Indisputably, the Internet itself has a value. With an estimated 2.3 billion users in late 2013, the Internet evidently accounts for some 4% of the World’s GDP. This estimate of its value is perhaps more a testament to the potency of the combination of broadly deployed coherent computing and communications capabilities that the Internet represents, more than the attributes of the Internet Protocol Suite as a particular technology artefact in and of itself. However, whether one argues that this particular IP technology framework was an intrinsic part of the Internet’s undeniable success in generating value or not, or whether other protocol suites could have fulfilled a similar role, that’s perhaps a matter of historical debate. The outcome of the past two decades of the Internet’s evolution is that IP technology is intrinsically bound into the fabric of the Internet, and the entire Internet is inextricably based on the IP protocol suite. This implies that one of the critical prerequisites to participate in this online economy is the ability to send and receive IP packets, and critical to that function is access to a unique IP address.

If participation in the Internet has a monetary value, then access to IP addresses also has a monetary value. Irrespective of the issue of property and ownership, the proposition that access to a uniquely held useable IP address is in and of itself an access that has some form of monetary value is a proposition that I find compelling.

However, it appears that the level of value, monetary or otherwise, that individuals are willing to ascribe to an IP address varies according to roles and objectives of the potential address user.

Much of this valuation depends on whether the address in question is intended for a context where the address is dedicated to a particular service or function or whether the address can be shared by multiple users. Another way of looking at this is with the question: Does every connected device need its own unique IP address? The longstanding use of Network Address Translators at the edge of the Internet suggests otherwise. For many clients, the use of Internet services is evidently not hindered to any great extent by the use of a shared address, and these days any Internet application of service that requires a client device to have exclusive use of an IP address is not a viable general use application. With the use of NATs inside the service providers’ networks in the form of Carrier Grade NATs of various forms, this form of address sharing has intensified. As we explore various forms of NAT binding models it is possible to share a single IP address across hundreds, or even thousands, of devices. The implication of the use of such devices is that each individual client device does not necessarily place a high intrinsic value on the exclusive use of an IP addresses, as compared to the shared use of a common IP address.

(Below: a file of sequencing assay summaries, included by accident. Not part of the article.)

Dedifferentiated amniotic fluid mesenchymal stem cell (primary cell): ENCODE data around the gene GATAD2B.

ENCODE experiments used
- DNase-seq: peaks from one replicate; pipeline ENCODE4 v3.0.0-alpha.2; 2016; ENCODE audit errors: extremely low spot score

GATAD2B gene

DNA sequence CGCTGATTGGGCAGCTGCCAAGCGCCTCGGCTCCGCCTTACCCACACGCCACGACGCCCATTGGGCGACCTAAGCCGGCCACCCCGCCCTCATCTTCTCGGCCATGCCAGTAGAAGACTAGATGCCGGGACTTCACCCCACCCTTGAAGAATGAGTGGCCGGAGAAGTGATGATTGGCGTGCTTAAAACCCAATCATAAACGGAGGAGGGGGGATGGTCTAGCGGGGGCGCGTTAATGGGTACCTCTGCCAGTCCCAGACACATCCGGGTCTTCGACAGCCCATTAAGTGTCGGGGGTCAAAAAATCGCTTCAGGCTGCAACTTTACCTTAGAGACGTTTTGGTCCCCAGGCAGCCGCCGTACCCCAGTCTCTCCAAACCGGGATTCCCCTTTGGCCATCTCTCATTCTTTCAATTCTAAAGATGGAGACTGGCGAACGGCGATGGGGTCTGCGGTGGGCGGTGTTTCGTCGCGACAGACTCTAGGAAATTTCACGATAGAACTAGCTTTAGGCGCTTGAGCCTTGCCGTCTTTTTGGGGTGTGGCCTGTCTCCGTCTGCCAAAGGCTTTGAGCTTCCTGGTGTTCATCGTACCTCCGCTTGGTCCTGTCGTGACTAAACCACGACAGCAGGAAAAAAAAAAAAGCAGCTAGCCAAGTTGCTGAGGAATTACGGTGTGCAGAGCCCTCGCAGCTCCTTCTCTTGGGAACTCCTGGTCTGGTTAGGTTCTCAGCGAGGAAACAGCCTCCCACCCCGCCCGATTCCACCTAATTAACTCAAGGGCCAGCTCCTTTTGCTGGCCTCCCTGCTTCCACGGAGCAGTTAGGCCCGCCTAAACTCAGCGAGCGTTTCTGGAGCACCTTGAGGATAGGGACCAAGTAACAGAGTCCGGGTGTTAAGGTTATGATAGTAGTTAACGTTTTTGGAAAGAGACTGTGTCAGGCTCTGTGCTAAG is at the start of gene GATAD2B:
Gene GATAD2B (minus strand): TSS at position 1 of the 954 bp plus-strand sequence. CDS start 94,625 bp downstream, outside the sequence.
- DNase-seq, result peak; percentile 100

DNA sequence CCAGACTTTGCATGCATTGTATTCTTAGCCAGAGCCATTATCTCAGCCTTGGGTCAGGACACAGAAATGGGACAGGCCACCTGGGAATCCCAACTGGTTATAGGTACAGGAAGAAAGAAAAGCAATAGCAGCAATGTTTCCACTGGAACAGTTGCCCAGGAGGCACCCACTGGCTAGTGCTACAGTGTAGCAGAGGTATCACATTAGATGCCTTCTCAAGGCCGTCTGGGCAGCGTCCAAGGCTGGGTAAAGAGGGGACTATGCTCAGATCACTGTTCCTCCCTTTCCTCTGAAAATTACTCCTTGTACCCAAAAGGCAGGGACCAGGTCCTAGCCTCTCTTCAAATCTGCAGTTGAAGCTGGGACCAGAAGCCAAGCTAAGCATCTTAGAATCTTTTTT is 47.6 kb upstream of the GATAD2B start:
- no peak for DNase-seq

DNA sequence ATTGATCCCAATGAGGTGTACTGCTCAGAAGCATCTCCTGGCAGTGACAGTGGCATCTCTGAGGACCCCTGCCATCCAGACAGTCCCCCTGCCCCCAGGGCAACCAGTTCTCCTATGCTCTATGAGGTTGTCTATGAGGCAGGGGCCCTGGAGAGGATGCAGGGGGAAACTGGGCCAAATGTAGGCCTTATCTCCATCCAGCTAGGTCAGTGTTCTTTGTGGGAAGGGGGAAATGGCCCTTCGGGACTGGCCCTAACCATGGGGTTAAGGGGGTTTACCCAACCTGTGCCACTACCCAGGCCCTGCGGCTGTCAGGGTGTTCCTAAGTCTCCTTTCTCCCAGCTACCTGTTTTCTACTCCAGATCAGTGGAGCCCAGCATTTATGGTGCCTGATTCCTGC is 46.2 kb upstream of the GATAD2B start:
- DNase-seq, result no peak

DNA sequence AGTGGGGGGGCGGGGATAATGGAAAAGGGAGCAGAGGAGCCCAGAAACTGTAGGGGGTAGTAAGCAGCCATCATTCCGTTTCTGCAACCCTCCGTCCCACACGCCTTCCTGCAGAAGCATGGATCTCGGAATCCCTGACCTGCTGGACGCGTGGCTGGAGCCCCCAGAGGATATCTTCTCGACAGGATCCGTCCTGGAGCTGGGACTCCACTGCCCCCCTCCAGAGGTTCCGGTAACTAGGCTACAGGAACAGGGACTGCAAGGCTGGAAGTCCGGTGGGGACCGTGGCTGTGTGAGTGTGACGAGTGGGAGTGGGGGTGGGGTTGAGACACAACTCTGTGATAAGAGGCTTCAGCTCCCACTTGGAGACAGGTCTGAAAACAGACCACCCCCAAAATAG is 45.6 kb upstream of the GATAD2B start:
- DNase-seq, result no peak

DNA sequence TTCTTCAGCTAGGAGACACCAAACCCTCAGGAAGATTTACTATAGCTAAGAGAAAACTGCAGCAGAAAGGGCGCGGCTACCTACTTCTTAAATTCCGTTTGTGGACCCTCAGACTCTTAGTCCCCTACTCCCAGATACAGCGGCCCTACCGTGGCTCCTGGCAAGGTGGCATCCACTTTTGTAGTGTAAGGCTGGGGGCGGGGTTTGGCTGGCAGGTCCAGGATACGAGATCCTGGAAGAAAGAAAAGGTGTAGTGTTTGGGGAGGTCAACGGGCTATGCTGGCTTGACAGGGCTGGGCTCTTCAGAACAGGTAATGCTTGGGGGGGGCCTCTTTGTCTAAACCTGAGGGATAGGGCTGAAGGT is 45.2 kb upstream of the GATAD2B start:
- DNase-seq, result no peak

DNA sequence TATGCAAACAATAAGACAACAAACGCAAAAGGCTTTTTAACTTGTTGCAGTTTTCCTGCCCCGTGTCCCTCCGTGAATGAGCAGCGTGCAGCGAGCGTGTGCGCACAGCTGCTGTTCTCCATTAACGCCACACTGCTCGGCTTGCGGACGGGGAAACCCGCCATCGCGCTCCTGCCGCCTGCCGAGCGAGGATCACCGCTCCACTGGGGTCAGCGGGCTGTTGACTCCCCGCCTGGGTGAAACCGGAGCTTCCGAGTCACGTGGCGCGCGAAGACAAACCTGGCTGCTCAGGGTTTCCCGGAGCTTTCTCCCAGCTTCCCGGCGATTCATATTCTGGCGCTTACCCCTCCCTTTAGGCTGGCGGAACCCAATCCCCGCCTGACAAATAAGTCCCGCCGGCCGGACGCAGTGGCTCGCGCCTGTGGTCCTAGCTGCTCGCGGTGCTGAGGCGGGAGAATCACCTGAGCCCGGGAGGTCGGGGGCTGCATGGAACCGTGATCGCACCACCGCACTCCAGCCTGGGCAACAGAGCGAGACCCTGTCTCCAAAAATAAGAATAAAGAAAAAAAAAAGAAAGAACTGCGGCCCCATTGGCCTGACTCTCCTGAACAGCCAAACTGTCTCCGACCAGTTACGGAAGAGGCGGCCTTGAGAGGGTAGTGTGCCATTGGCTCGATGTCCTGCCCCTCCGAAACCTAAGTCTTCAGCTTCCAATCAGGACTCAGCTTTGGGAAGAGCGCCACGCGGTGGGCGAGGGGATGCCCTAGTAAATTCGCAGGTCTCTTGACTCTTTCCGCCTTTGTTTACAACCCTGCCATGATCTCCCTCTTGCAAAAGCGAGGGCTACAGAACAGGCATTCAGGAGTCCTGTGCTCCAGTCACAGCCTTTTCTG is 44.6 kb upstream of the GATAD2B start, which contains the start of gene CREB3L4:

Does this also hold for content servers? Given the predominance of the web as the universal service platform in today’s Internet, and the use of name-based server virtualisation in the underlying HTTP protocols, then it is quite possible for individual content servers to coexist on a single service platform, with a single IP address, and have this scale up to quite high levels. The implication of such forms of server sharing implies that each individual content server does not necessarily need to place a high intrinsic value on exclusive use of an IP address.

But this is not necessarily always the case for all content servers. It may be that one of your fellow tenants in your shared server infrastructure is the target of a DDOS attack, or has managed to get the common IP address listed on an anti-spam blacklist. Or it may be as simple as wanting to set up a server that supports transport level security, and you are understandably nervous about using a shared security solution where you have no direct control of the key information that is the essential part of the security structure.

That last one is a tough issue. Yes, there is a Name-based extension for secure services (SNI), that would allow for individual security credentials to be used in the context of a shared IP address, but the problem here is that older platforms do not recognise this security extension, and among those is Windows XP, which still accounts for around one third of the user population. If you want to set up a service that uses a protected secure channel, then the conservative advice is that you need your own IP address, and in this case the value you may place on access to this address is commensurate with the value of the content you wish to serve via this secured access service. Which may be low, or may well be extremely high.

Evidently not everyone has the same estimate of the value of an IP address, and this value will vary based upon the intended role and objective of the user or users of this address.